The Sea Devils, from the cover of their tenth issue. Artists: Russ Heath and Jack Adler.


Medium: Comic books
Published by: DC Comics
First Appeared: 1960
Creators: Robert Kanigher (writer) and Russ Heath (artist)
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The early 1960s are remembered by comic book fans for the biggest proliferation of superheroes since World War II. But before the …

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… long underwear guys took over completely, there was still room for a less flamboyant style of hero to succeed. DC Comics' Sea Devils got in just under the wire. They were conventional adventurers — no secret identities, no super powers, no gaudy costumes, just ordinary human beings. And they were the last such conventional adventurers to achieve any degree of success at DC until Captain Storm (1964).

They were introduced in Showcase #27 (August, 1960). That was the DC comic that tried out new concepts before the publisher committed itself to a full launch. Titles already launched from Showcase were The Flash, Challengers of the Unknown and Superman's Girlfriend Lois Lane; and the Green Lantern title started that same month. This issue was written by Robert Kanigher (Viking Prince, Rex the Wonder Dog) and drawn by Russ Heath (Marvel Boy, Haunted Tank), and starred a team of four scuba divers. The theme was somewhat reminiscent of Frogmen (no relation), which had appeared in one Showcase issue four years earlier before sinking without a trace, but these were new characters.

They were Dane Dorrance (handsome, brainy, designed to look like a leader), Biff Bailey (big'n'strong, street-smart, ruggedly good looking), Judy Walton (Dane's love interest) and Nicky Walton (Judy's younger brother). If the structure — leader, right-hand man, girlfriend, her kid brother — sounds like something you've seen before, that's because you've seen it before, in various media. Its most famous use in comics was The Fantastic Four back before they let Johnny grow up.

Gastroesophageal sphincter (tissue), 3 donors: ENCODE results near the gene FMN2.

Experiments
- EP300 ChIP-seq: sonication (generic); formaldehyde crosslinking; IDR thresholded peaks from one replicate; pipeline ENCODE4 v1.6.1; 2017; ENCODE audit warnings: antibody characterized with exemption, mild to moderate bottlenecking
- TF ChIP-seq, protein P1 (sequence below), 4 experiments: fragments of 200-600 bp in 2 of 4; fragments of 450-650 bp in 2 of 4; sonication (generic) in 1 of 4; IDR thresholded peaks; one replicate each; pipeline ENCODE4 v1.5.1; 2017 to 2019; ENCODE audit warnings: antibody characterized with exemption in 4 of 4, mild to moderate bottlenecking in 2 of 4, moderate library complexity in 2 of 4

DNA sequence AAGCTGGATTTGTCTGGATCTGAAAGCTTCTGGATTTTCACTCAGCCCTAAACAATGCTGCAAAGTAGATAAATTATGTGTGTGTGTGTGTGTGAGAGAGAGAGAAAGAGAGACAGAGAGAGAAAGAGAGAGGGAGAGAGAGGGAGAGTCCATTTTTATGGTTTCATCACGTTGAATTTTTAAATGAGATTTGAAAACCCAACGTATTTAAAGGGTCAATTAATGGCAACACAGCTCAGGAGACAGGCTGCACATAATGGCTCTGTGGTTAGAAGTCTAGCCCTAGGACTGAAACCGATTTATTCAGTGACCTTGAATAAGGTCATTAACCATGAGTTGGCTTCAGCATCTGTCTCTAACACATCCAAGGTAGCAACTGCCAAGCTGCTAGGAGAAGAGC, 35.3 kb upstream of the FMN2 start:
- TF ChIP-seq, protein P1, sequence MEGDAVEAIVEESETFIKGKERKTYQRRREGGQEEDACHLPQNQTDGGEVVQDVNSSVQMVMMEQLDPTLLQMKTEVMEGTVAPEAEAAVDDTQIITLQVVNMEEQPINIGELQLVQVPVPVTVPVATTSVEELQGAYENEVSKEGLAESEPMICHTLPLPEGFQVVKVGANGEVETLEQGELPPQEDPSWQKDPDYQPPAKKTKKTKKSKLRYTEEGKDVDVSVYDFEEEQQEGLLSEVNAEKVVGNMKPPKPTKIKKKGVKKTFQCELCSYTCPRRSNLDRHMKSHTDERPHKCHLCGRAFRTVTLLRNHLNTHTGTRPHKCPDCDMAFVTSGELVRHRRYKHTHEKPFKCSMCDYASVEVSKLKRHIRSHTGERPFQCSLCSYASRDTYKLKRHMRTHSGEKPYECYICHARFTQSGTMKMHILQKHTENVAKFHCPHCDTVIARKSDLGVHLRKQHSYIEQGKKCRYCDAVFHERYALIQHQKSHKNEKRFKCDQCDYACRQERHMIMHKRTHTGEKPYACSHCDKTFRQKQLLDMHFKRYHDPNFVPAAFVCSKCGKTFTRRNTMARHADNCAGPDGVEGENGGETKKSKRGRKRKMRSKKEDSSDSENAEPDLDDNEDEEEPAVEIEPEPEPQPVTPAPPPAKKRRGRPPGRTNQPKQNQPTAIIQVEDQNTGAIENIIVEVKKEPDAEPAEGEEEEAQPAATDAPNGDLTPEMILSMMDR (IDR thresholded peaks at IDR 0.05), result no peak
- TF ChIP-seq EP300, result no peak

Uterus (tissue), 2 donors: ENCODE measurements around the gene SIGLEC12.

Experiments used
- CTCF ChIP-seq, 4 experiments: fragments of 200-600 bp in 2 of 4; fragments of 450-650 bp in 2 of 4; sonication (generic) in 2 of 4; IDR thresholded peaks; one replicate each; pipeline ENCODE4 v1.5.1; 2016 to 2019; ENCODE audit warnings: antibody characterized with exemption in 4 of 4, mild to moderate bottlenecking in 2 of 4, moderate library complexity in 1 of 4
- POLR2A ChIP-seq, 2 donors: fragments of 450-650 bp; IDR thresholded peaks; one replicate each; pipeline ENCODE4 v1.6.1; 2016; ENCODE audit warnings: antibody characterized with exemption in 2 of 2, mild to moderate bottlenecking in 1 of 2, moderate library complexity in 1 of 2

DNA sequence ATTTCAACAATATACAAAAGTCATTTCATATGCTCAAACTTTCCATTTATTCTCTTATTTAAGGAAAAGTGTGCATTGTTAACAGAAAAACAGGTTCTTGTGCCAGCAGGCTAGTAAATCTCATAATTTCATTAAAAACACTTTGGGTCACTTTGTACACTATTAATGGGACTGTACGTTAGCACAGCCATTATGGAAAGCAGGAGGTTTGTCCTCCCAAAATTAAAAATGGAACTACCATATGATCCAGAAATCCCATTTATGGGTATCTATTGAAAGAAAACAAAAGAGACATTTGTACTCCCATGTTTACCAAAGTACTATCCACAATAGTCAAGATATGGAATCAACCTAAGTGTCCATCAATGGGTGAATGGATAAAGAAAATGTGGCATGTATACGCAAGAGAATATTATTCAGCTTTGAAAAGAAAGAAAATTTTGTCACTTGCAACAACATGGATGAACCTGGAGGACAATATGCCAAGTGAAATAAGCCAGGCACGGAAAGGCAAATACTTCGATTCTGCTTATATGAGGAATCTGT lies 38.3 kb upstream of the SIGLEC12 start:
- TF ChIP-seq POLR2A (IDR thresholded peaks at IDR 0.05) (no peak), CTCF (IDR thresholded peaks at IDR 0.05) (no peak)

The four met on a treasure hunt. Dane was looking for it to prove himself to his father, a frogman in the Navy during World War II. Biff was trying to impress a woman, who needed impressing because he was rather clumsy on land. Judy was hoping the publicity of finding it would land her a leading part in a proposed movie. Nicky was tagging along with Judy. Since their goals didn't conflict with one another, they cooperated instead of competing. It worked so well, they decided to stay together afterward. The name of the group came from the movie Judy was trying out for, which was never produced. After three issues of Showcase, they moved out into their own comic, with a first issue cover date of October, 1961.

Tho there was nothing inherently fantastic or science-fictional about The Sea Devils, they still met far more than their share of extinct monsters, gigantic aliens and suchlike — in fact, the cover of their first Showcase appearance depicted a humongous reptilian hand reaching for them from inside a sunken ship. Once, they fought an underwater gorilla. But that's how it was in DC comics at the time — even Tomahawk, who operated during the American Revolution, did that sort of stuff. A decade or so later, they'd probably have been handled more realistically, but they didn't last that long. They had a good run, but it ended with the 35th issue (June, 1967).

Once they were gone, The Sea Devils were mostly forgotten. In fact, when Vigilante, Blackhawk, Roy Raymond and practically everybody else who held down a series at DC during the 1950s or early '60s turned up in Justice League of America #144 (July, 1977), The Sea Devils weren't there. As a matter of fact, "forgotten" was sort of a theme for them, as the next time even one of the four was seen (other than a vanishingly obscure guest shot with The Human Target) was in Action Comics #552 (February, 1984), in which Dane got together with Rip Hunter, Animal Man, Congorilla and several other forgotten heroes to form a team called The Forgotten Heroes. This group is now pretty much forgotten.

In a short-lived line called Tangent, DC took a couple of weeks (one in 1997 and one in '98) in which nothing else was being released, and explored variations on some of its characters. The Sea Devils entry in 1997 was about a species of beings who live underwater. In other words, the only use DC gets out of The Sea Devils anymore is to remind readers, once in a great while, that it used to publish such a thing.


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Text ©2004-09 Donald D. Markstein. Art © DC Comics.